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Columbia Spectator Staff

Like a young professor returning to Columbia--older and wiser than during his undergraduate days--D'Agostino opened its doors after a three-year absence from the corner of 110th Street and Broadway. Few undergrads will remember its previous incarnation alongside the much-mourned Mike's Papaya, but the new D'AG will be hard to miss, with a coupon in the campus pages, flyers competing with Wai Lee for lobby ubiquity, and a fresh look. For the first and last time, this is not actually a D'Agostino. D'AG Fresh Market is different; it has more fresh meat and produce, prepared food to go, and cheaper prices. Still, it's all in the family. Those among the management who aren't D'Agostinos by name have been around long enough--we're talking decades here--to be invited to Thanksgiving dinner. With a giant, anthropomorphic tomato and maiden shoppers on hand, Nicholas D'Agostino, Jr., cut the ribbon and then got quickly out of the way.


D'AG Fresh Market immediately distinguishes itself from its Morningside competitors by its generous square footage and stylish veneer. Overhead spotlights illuminate the produce as if on a Hollywood soundstage. Just like the elementary school students upstairs, the patrons of this supermarket are willing participants in an untested experiment. This is the first "Fresh Market" opened by the seventy-year-old D'Agostino chain. Their new corporate mantra of "fresh" can be found plastered on everything from the panini station to the rotisserie to the butcher shop. The front half of the store recreates the bustling environment of a food bazaar, albeit in an individually wrapped and bar-coded sort of way. The D'Agostino family hopes this new layout will attract patrons who don't regularly come to a supermarket for a quick take-out meal. While it's not exactly the food halls at Harrods of London, D'AG's offerings certainly out-fresh the sorry fare at Ferris Booth Commons. The rear half of the market resembles a more traditional grocery store, as the "fresh" buzzword cannot be so easily applied to hawking non-perishables and paper towels. Nevertheless, the wide, well-lit aisles are a pleasure to navigate. The ducking, weaving, shoving, and reaching associated with our other cozy neighborhood markets is nowhere to be found at D'AG.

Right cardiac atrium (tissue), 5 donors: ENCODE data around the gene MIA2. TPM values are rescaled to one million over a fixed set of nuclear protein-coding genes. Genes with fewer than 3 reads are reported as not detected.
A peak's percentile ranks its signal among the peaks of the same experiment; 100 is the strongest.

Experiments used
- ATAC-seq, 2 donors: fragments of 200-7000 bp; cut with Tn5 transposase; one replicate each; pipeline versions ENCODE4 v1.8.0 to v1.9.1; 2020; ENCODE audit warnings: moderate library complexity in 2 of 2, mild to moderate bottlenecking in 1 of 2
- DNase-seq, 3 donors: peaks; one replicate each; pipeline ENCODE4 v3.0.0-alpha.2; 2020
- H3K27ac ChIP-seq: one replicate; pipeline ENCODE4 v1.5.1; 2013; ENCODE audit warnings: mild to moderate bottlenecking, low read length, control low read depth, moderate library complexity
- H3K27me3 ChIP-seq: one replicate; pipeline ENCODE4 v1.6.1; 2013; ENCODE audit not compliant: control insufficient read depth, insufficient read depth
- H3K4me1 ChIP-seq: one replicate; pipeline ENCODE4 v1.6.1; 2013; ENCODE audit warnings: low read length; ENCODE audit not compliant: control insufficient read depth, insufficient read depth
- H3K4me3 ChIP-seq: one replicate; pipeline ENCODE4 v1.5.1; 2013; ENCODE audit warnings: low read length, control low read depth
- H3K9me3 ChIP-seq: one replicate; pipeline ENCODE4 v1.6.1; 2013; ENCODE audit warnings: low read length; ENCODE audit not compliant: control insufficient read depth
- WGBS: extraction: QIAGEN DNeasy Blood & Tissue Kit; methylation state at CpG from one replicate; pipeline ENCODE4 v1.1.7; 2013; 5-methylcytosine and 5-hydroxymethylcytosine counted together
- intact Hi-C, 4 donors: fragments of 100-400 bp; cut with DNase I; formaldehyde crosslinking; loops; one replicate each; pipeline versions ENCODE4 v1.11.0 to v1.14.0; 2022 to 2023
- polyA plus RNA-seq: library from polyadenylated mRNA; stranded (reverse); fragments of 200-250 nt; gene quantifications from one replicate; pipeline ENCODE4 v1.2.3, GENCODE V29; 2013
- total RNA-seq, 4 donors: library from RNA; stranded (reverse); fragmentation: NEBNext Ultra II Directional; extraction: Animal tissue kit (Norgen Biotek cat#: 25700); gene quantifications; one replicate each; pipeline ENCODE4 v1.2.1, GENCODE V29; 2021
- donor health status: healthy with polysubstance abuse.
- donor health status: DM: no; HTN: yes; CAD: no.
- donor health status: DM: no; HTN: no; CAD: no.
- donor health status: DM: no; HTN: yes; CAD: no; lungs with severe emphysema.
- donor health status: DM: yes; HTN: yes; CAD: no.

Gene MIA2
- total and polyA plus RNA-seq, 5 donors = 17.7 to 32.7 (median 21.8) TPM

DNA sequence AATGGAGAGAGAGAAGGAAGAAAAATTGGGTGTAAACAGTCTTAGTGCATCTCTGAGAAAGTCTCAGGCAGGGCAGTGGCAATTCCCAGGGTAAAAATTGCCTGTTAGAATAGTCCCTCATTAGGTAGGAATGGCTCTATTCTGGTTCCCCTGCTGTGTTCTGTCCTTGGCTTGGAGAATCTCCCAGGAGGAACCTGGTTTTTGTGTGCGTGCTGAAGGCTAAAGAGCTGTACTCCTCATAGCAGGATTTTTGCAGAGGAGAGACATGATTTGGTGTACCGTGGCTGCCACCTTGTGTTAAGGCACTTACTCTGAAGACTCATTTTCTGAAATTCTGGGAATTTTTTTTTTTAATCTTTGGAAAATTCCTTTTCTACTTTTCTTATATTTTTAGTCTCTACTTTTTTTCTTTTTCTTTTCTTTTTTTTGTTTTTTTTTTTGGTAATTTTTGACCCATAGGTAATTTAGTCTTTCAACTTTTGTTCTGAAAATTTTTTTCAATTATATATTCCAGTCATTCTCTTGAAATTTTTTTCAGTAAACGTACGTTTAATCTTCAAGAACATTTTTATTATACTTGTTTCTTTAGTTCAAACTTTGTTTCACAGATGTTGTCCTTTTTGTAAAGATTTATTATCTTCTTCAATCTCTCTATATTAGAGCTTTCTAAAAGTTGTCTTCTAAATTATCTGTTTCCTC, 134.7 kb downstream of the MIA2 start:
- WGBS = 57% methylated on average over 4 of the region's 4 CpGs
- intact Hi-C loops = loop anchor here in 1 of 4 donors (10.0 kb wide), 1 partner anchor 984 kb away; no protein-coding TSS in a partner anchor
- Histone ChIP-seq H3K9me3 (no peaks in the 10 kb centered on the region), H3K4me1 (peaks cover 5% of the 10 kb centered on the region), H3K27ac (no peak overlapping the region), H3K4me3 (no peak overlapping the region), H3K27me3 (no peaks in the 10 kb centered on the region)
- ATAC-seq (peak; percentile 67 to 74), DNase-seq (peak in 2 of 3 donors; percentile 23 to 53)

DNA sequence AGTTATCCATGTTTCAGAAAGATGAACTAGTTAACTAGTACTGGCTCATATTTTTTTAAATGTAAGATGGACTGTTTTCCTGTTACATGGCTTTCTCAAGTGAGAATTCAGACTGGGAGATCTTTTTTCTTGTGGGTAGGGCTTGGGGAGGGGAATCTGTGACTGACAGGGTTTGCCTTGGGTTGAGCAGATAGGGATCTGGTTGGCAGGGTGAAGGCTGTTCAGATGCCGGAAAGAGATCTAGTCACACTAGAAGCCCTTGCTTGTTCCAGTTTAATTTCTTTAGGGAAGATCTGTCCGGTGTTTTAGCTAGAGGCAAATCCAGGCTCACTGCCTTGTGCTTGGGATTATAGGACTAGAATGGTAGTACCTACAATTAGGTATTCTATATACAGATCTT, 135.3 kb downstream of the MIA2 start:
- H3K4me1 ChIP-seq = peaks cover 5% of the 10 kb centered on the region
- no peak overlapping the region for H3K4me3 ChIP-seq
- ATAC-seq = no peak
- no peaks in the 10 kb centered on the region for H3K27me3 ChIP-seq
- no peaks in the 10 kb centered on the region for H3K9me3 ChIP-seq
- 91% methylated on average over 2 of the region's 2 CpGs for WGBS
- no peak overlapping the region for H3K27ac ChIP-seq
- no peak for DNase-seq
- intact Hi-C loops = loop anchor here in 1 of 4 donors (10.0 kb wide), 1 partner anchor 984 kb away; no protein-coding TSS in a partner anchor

Sticker Says 'Ripe'

Morningside Heights boasts precious few good fruits and veggies. At best, the produce sections at local groceries are like unmade beds; at worst, they look smote by a locust plague. D'AG Fresh Market, thankfully, is strongly invested in the produce niche, establishing direct relationships with regional farmers for fresher food and greater quality control. The section is manned by Charlie D'Oria, a D'Agostino d'veteran of 38 years. His job involves midwiving produce from the farm to your table, which, judging from our visit, he does with quiet aplomb and attention to detail: the melons are individually squeezed, smelled, and marked with a "Ripe" sticker if they're ready to be eaten. Additionally, the section is systematically groomed and spritzed, with every shiny bell pepper and feather stalk of parsley ready for its close-up.